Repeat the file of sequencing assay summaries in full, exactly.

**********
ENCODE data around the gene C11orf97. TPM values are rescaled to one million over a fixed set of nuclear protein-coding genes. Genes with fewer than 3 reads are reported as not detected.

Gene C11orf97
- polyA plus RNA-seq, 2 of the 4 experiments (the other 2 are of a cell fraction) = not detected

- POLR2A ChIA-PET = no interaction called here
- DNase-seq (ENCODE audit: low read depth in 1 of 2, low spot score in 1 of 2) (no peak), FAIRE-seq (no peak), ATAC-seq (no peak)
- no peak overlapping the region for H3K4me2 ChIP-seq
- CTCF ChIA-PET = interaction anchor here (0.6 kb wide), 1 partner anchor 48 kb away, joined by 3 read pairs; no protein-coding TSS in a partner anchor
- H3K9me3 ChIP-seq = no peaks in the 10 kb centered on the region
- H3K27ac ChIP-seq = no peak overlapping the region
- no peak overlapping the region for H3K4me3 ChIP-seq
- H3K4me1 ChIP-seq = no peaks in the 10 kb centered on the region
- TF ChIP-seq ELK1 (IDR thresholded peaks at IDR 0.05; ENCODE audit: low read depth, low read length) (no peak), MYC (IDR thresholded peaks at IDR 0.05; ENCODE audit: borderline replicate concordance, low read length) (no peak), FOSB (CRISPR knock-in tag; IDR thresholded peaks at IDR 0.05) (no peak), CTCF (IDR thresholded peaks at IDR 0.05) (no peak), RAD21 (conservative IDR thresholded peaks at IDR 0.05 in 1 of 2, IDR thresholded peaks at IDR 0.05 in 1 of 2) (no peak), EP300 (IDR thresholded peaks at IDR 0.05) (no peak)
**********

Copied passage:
ENCODE data around the gene C11orf97. TPM values are rescaled to one million over a fixed set of nuclear protein-coding genes. Genes with fewer than 3 reads are reported as not detected.

Gene C11orf97
- polyA plus RNA-seq, 2 of the 4 experiments (the other 2 are of a cell fraction) = not detected

- POLR2A ChIA-PET = no interaction called here
- DNase-seq (ENCODE audit: low read depth in 1 of 2, low spot score in 1 of 2) (no peak), FAIRE-seq (no peak), ATAC-seq (no peak)
- no peak overlapping the region for H3K4me2 ChIP-seq
- CTCF ChIA-PET = interaction anchor here (0.6 kb wide), 1 partner anchor 48 kb away, joined by 3 read pairs; no protein-coding TSS in a partner anchor
- H3K9me3 ChIP-seq = no peaks in the 10 kb centered on the region
- H3K27ac ChIP-seq = no peak overlapping the region
- no peak overlapping the region for H3K4me3 ChIP-seq
- H3K4me1 ChIP-seq = no peaks in the 10 kb centered on the region
- TF ChIP-seq ELK1 (IDR thresholded peaks at IDR 0.05; ENCODE audit: low read depth, low read length) (no peak), MYC (IDR thresholded peaks at IDR 0.05; ENCODE audit: borderline replicate concordance, low read length) (no peak), FOSB (CRISPR knock-in tag; IDR thresholded peaks at IDR 0.05) (no peak), CTCF (IDR thresholded peaks at IDR 0.05) (no peak), RAD21 (conservative IDR thresholded peaks at IDR 0.05 in 1 of 2, IDR thresholded peaks at IDR 0.05 in 1 of 2) (no peak), EP300 (IDR thresholded peaks at IDR 0.05) (no peak)